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Mining for stock entry rules

Mark_KnechtMark_Knecht Member Posts: 10 Contributor II
edited November 2018 in Help
  Like many before me I'm a complete newbie to RapidMiner. This is my first post. Very impressive program and I'm very happy that it's available as Open Source. I'm running it on my Gentoo 64-bit machine and so far it seems to be working well.

  Now, I've never used data mining before and am likely going to ask all the wrong things so please be kind. Don't worry too much. I can take a punch if I do something stupid.

  OK, the initial task I've set for myself is to see if RapidMiner can extract a set of (for now) *ENTRY* rules that would help with day trading. I've prepared a data file with OHLCV data as well as a number of technical indicators that I currently use. The file is in csv format and seem to be able to successfully read it in using either the ExampleSource and CSVExampleSource operators.

  Having done that I've managed to use a couple of operators as preprocessors, etc. For instance I can apply the Normalization operator and the model will play. However as soon as I add a RuleLearner I get a message in the message window that says "[Fatal] Process failed: Input example set does not have a label attribute". My first question is what, in general, do I need to do to get past this problem?

  The larger question I have is in general how do I descibe the sort of criteria I would find acceptable in the rules RapidMiner mines? For instance, say I'm asking it to find a rule for going long a futures contract, I'd like a rule that did something like this:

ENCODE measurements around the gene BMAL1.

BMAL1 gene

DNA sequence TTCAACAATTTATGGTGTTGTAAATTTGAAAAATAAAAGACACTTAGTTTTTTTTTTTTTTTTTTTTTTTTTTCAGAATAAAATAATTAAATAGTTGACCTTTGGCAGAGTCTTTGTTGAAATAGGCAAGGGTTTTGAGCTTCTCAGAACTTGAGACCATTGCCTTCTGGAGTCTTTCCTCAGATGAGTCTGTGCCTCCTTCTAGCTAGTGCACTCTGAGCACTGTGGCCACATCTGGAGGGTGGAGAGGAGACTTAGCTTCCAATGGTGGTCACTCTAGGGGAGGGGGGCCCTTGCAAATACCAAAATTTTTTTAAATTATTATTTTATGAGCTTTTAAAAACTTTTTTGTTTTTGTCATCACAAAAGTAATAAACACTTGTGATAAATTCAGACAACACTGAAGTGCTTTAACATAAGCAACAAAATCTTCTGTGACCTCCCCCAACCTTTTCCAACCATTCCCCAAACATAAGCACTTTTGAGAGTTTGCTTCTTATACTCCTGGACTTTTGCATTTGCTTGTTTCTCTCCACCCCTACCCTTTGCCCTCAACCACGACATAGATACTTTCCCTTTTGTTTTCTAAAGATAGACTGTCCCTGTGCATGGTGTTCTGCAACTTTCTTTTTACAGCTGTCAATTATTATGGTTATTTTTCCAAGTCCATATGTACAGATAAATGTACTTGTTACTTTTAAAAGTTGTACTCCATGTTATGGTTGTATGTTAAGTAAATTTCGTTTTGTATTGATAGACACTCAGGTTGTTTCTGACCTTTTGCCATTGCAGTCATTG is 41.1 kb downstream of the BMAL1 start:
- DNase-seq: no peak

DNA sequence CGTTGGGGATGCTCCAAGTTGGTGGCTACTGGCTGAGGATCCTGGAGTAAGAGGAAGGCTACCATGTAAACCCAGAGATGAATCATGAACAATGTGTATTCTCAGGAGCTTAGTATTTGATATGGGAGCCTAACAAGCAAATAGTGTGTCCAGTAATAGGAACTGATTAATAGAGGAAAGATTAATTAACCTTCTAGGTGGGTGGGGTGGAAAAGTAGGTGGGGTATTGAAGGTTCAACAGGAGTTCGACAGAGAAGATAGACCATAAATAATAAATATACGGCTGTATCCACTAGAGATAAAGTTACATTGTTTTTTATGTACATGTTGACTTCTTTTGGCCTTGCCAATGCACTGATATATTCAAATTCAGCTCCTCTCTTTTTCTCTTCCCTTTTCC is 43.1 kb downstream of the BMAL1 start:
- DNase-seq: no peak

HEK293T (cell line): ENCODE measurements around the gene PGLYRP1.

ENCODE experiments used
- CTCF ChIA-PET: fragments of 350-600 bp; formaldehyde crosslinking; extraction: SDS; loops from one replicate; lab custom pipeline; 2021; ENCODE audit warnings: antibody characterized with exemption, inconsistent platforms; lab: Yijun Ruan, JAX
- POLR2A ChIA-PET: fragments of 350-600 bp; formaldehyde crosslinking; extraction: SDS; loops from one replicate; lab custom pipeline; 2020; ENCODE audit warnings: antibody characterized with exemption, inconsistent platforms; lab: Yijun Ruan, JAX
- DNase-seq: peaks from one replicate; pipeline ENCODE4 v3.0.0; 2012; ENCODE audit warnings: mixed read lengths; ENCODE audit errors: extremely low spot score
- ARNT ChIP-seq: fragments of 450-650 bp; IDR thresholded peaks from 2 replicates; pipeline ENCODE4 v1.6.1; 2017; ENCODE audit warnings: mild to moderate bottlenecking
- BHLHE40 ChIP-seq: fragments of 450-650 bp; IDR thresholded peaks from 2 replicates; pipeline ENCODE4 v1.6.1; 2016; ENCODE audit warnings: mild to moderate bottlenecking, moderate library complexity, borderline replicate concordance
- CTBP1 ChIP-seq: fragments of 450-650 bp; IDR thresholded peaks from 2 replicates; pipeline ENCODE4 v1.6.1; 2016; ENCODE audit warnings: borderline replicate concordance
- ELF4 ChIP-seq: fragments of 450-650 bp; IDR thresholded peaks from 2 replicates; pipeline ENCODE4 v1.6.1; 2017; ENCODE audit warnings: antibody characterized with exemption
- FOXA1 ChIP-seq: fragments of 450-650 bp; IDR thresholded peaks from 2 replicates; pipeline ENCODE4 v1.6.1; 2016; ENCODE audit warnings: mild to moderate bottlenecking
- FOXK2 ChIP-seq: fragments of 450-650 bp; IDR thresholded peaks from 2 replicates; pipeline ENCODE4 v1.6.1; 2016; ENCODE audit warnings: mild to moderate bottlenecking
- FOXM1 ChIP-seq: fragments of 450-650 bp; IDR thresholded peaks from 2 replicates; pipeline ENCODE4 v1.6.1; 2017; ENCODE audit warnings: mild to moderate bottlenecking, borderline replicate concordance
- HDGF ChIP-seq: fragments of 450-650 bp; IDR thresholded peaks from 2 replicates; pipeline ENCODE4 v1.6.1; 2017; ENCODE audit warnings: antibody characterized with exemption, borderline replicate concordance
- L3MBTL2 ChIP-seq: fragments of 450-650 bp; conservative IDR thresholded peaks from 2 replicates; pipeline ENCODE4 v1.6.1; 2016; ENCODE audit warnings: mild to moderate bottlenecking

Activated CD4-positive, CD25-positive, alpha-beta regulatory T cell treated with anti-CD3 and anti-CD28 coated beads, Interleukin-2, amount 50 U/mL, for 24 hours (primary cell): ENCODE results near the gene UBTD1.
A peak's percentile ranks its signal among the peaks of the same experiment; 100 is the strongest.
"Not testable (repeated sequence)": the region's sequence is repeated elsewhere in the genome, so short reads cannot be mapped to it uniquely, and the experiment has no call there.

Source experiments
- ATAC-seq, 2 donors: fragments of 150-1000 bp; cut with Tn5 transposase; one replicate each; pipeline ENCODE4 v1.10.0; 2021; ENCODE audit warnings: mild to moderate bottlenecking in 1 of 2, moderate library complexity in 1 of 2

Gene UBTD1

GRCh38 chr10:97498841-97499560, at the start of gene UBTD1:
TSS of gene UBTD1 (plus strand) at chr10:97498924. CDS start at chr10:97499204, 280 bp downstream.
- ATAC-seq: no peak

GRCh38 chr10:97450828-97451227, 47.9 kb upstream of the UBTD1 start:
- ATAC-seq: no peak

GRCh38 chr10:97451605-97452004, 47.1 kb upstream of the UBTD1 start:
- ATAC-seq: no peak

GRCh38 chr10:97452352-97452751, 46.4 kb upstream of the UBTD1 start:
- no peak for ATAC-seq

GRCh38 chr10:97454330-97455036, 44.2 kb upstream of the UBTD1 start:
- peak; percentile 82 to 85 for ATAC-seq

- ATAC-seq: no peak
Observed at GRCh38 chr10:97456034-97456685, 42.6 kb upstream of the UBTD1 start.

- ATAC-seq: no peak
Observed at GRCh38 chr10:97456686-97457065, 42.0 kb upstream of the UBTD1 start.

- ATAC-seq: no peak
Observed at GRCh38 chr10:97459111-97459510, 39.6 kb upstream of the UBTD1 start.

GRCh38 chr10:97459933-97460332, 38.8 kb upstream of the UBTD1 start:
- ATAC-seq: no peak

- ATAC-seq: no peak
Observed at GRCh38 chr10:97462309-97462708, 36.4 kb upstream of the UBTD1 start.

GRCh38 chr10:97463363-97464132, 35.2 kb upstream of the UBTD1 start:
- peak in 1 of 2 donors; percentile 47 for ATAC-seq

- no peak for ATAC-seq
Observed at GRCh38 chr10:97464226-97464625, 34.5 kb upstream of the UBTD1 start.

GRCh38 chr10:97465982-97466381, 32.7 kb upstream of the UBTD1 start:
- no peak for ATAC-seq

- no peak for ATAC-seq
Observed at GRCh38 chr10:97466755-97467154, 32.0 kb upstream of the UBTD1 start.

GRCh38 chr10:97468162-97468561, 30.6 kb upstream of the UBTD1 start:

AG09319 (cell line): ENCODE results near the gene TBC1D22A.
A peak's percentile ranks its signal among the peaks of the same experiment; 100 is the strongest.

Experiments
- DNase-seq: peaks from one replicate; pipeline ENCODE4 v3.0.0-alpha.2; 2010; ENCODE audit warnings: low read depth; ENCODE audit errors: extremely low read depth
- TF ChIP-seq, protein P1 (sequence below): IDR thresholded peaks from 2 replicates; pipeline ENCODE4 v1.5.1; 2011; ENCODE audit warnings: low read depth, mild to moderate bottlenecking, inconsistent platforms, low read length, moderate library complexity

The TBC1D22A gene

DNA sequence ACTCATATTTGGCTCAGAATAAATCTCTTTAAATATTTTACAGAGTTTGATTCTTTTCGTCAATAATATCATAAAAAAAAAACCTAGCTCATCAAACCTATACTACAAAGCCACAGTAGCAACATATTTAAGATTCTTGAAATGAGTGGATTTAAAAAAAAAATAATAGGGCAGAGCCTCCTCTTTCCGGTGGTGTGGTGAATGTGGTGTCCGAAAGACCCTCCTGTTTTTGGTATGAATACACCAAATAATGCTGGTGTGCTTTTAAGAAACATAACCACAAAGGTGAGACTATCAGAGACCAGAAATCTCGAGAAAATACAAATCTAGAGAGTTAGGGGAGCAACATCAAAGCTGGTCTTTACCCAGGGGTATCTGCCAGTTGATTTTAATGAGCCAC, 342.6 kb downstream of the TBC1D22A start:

1) Sometime in the next 30 bars there is a potential for a 2% gain. (Might be measured using high or possibly close.) Using 5 minute data that's about 2 1/2 hours which is good for a day trade.

2) Within whatever number of bars the required gain is developing there is no bar with more than a 1% drawdown or the entry would be considered a failure. (Must be measured using low.)

  If I can mine out a rule like that then I'd like to understand what percentage of the time the rule works.

  Assuming I can find a rule like this then I'll address exit rules later. I.e. - this is (for now) only about using indicators to start the trade.

  For now I have a recent data set of 76,000 examples. I tried to load 400,000 samples but RapidMiner said I ran out of memory. (4GB - I'm surprised but I guess it's possible since it happened!) ;-)

  Thanks in advance and I look forward to becoming a contributing member of the group.



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    Mark_KnechtMark_Knecht Member Posts: 10 Contributor II
    Overnight I started to wonder if it's my responsibility to put something in the data set that identifies where the sort of entries are that I'm looking for. Is this the standard thing to do?

    For instance, looking backward in the data I can identify locations where there *was* enough gain to be of interest and also where there *was not* more drawdown than I might want to tolerate. This could be just a couple more columns in the spreadsheet and isn't a big deal to add. I'm thinking that this sort of information might make it much easier for RapidMiner to understand what I'm looking for?

    If this has all been discussed elsewhere in the forums please point me toward the right threads. I've been searching and haven't found much but I'm sure my search terms aren't the best.

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    landland RapidMiner Certified Analyst, RapidMiner Certified Expert, Member Posts: 2,531 Unicorn
    Hi Mark,
    welcome on bord :)